— Kay Morse
  2. The King confides that if Helena's father, Gerard de Narbon, were still living, he would try one more time to find a cure for his fistula by consulting Narbon. This is important background for the plot development to come in Act II.

    — Kay Morse
  3. This tells us approximately how long** Helena had been in mourning** for her father in I.i when Bertram left Rousillon to travel to the court of the King of France. Bear in mind that the late Count of Rousillon, Bertram's father had died before "the physician," so the Countess and Bertram had been in mourning longer while the Countess had renewed mourning at the physician's death.

    — Kay Morse
  4. Paraphrase: You are beloved by courtiers and common people alike, and those that give you the least love (the commoners who know you least) will miss you the most when your life ends (they will lose the benevolent king who governs them).

    — Kay Morse
  5. In a bee metaphor in which the King compares himself to a productive laborer bee, he says that since he is no longer productive ("nor wax nor honey can bring home"), he wishes for his life to end sooner than later so that a productive might take over the monarchy: "quickly dissolve ... to give some labourers room."

    — Kay Morse
  6. Paraphrase: Since I can no longer be a productive bee, adding neither honey nor beeswax ...

    — Kay Morse
  7. after, preposition: according to same nature of someone or something; in conformity, agreement, unison with someone or something

    — Kay Morse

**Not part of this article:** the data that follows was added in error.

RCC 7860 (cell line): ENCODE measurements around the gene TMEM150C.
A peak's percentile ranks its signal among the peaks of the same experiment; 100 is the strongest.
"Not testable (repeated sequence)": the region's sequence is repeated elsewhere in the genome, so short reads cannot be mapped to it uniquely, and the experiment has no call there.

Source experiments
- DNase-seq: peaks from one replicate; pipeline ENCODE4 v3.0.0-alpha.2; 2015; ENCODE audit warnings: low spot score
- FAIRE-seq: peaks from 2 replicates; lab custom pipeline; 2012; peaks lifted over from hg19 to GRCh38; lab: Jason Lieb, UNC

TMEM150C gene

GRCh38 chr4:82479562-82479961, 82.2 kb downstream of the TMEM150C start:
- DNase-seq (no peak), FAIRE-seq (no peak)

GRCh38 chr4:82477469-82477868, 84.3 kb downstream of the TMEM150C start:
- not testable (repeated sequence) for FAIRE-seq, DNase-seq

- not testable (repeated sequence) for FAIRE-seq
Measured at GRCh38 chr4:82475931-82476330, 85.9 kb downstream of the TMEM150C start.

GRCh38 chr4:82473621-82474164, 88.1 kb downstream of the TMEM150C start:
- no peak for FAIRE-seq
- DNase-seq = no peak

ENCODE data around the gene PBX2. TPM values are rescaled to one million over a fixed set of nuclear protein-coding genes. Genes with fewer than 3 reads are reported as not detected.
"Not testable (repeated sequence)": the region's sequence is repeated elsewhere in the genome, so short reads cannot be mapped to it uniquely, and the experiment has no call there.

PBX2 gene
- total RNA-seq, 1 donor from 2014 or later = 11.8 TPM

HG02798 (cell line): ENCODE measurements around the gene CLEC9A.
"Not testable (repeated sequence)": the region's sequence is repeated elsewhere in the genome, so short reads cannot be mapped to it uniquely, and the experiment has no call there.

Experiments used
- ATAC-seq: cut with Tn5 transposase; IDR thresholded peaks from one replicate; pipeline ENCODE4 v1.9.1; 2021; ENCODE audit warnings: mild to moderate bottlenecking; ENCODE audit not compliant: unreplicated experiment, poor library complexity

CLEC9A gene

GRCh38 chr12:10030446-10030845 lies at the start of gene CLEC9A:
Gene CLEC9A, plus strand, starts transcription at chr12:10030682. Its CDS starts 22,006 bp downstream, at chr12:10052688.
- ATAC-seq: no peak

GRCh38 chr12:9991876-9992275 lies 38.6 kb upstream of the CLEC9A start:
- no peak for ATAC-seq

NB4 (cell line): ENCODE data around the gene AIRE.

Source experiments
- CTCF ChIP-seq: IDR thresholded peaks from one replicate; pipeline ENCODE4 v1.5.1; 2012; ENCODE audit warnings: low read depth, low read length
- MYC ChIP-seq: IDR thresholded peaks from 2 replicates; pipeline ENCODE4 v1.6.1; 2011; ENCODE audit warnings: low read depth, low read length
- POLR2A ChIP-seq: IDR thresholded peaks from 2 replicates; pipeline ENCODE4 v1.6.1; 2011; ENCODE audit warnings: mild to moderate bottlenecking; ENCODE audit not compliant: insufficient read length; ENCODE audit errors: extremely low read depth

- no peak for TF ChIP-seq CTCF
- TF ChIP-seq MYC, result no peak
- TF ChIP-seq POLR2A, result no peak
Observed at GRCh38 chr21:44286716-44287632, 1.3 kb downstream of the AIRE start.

8. whose loyalties end before their clothes go out of fashion

    In other words, these young lords cannot be depended upon to be loyal friends or courtiers any longer than their clothes are in fashion, and fashions seemingly changed almost as quickly then as now.

    — Kay Morse
  9. whose judgements tend only to the superficialities of appearance and have no depth of thought, meaning, or feeling; whose judgements are those of shallow unthinking, unuseful, unfeeling men

    — Kay Morse
  10. The late Count's remarks mean he wishes that his life will be over before young lords, who value only what is new and novel and in fashion, could disdain him and show contempt for him as a feeble, weak, meaningless old man. In other words, he wishes that his life will end while he still commands respect and while his worth is still recognized.

    Though the King uses the word "melancholy," it does not signify that the late Count was depressed but rather that the*** remark was a melancholy one because it dealt with the possibility of being despised and disrespected in old age***.

    — Kay Morse
  11. Following the pattern of meaning delivered pregnant pause established in Scene I, the meaning of this [incorrectly] seemingly depressed remark is delivered after a pregnant pause.

    — Kay Morse
  12. The late Count's words were taken to heart and bore the fruit of good council.

    — Kay Morse
  13. Bertram praises the King's remarks about his departed father and, by inference, agrees with the King's remarks.

    — Kay Morse
  14. The King says that if the late Count Rousillon were followed as a role model by the young lords, they would see that their behavior represented a regression to a cruder, less humble and less civilized form of society: "goers backward."

    — Kay Morse
  15. The King says that the late Count Rousillon would be the right kind of** role model** to the young lords of the then present times.

    — Kay Morse
  16. From "who were below him" to "he humbled":